Lychee production in Vietnam can look forward to a good future if farmers continuously adopt Good Agricultural Practice (VietGAP). This was revealed by a study conducted by Hanoi Agricultural University Lecturer Ms. Le Thi Thanh Loan, which she presented during the SEARCA Graduate Seminar Series, on 24 April 2012.
Vietnam is one of the world’s top five lychee producing countries. Loan said that Bac Giang province is the main production area in Vietnam, with 32.6% of the lychee produce exported. However, the price of lychee remains very low and unstable. This problem could be attributed to lack of government support for lychee production, marketing, and export. As a result, she tried to analyze the lychee industry competitiveness and adoption of Good Agricultural Practice (VietGAP) in Bac Giang province, Vietnam.
Results showed that 56% of VietGAP farmers were applying eight or more of the prescribed practices; the rest were considered low adopters. The practices which were highly adopted by farmers were related to soil and water, harvesting, storage and transport, chemical application, waste management, and fertilizer application. Other practices such as choice of varieties, pruning, recording, complaint, and safety for workers had lower adopters. No farmer adopted the internal audit requirement.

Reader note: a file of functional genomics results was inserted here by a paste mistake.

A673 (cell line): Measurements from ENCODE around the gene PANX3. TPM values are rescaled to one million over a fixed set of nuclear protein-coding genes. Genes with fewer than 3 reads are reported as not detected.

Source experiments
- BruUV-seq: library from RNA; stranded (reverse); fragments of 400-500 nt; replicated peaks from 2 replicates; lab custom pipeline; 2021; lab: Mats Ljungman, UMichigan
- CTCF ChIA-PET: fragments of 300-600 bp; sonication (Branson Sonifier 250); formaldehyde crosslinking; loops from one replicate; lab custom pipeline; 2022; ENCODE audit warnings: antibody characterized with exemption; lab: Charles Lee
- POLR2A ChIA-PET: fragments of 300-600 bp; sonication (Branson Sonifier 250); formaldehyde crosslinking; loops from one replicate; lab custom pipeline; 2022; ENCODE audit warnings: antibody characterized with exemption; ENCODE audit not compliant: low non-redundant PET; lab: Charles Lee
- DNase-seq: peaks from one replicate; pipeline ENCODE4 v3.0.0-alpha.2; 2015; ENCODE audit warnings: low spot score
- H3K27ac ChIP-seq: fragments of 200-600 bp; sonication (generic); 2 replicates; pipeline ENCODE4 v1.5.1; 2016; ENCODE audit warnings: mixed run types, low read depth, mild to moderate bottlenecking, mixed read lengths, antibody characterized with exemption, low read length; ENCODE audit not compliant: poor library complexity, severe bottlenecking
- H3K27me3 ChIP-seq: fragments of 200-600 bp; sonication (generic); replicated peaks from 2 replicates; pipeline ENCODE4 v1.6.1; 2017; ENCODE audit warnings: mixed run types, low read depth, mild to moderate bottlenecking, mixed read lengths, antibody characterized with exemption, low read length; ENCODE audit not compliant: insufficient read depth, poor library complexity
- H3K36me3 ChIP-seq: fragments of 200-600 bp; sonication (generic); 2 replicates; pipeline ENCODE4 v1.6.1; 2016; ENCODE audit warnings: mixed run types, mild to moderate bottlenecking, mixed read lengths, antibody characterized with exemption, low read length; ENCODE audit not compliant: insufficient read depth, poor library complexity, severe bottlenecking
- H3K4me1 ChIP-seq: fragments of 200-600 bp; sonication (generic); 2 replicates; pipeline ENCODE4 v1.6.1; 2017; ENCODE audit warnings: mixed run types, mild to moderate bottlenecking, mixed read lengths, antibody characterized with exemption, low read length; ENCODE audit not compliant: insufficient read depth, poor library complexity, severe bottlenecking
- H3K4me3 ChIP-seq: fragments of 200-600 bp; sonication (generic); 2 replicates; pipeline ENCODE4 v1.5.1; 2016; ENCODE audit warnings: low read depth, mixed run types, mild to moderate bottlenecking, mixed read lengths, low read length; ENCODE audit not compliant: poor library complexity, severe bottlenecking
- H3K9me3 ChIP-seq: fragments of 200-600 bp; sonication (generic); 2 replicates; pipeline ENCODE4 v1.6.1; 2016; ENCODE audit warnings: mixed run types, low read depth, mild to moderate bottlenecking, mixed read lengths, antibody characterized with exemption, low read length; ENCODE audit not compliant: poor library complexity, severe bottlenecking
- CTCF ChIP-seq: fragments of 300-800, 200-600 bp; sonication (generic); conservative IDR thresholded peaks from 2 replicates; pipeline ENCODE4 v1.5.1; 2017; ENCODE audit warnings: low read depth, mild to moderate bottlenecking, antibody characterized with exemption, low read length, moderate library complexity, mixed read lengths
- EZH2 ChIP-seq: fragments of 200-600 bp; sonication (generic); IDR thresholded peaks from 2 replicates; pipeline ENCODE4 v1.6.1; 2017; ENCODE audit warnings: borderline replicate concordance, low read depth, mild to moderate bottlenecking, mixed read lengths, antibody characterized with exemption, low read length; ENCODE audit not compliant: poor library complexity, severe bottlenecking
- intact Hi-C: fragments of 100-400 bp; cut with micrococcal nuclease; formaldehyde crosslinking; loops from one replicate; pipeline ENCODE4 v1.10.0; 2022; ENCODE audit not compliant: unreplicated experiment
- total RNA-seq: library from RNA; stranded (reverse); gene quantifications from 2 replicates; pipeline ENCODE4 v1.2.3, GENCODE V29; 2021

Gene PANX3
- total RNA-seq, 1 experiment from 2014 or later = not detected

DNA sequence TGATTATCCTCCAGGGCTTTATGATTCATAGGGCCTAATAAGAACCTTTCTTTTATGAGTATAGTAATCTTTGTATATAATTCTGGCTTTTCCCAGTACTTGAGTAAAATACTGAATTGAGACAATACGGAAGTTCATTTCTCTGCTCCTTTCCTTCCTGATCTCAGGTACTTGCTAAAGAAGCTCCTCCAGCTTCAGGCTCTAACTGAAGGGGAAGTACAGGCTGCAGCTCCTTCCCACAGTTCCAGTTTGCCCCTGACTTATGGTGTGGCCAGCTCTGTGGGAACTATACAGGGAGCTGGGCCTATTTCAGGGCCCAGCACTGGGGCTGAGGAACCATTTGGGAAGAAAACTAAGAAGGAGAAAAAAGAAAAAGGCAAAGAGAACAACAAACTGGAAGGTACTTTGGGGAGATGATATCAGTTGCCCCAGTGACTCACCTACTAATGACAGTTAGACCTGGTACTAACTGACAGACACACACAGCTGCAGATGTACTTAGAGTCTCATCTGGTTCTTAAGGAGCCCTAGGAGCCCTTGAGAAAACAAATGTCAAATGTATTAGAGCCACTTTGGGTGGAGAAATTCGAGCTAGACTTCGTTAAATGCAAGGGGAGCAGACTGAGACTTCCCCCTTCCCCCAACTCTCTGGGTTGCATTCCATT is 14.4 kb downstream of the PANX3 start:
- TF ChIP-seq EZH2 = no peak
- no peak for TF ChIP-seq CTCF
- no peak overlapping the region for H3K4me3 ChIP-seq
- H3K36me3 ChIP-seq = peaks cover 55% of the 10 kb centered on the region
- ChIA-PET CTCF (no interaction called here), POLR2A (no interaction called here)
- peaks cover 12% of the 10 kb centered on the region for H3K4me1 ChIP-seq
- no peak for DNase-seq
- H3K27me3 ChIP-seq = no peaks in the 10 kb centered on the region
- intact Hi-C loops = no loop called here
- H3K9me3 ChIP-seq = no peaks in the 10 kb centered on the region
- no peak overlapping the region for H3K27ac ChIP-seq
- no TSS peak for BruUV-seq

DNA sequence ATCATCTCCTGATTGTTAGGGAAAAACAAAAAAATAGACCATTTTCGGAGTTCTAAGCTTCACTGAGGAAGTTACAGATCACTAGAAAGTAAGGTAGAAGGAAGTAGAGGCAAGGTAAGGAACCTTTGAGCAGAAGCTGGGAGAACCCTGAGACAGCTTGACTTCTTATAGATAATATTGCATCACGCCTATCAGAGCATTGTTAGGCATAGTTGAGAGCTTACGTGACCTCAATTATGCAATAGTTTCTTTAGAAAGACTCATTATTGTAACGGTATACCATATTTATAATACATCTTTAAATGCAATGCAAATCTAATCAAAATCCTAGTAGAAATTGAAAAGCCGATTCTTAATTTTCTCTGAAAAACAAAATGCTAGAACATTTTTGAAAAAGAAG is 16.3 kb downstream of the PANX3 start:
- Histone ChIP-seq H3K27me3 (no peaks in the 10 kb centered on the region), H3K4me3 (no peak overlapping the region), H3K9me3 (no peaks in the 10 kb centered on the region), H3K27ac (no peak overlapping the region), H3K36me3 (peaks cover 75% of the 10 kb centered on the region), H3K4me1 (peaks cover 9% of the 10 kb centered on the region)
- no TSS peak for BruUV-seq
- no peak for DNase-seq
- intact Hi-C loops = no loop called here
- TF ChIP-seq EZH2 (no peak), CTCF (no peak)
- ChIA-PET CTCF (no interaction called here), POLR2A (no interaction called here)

Factors that significantly influenced the probability of high adoption of VietGAP were farm size, net profit, accessibility to VietGAP information, and membership in lychee farmers’ group. The estimated Resource Cost Ratios from the Policy Analysis Matrix (PAM) showed that Luc Ngan district where VietGAP was adopted had greater comparative and competitive advantages than Luc Nam district where no farmers adopted VietGAP. Lychee production with high adoption of VietGAP also had higher comparative and competitive advantages than that with low adoption of VietGAP. Results of the sensitivity analysis indicated that the world price of lychee, lychee yield, and official exchange rate have positive effect on the lychee industry competitiveness while the labor costs, input prices, and interest on capital have negative effect.
Loan recommended that for the VietGap program to sustain its success, Vietnam’s Ministry of Agriculture should continue improving the program including its input distribution, price stabilization, and insurance fund, aside from upgrading lychee production technology. The government needs to also make sure that the capital for lychee farmers becomes more accessible and that membership to farmer’s groups or organizations is encouraged. (Heidi Mendoza)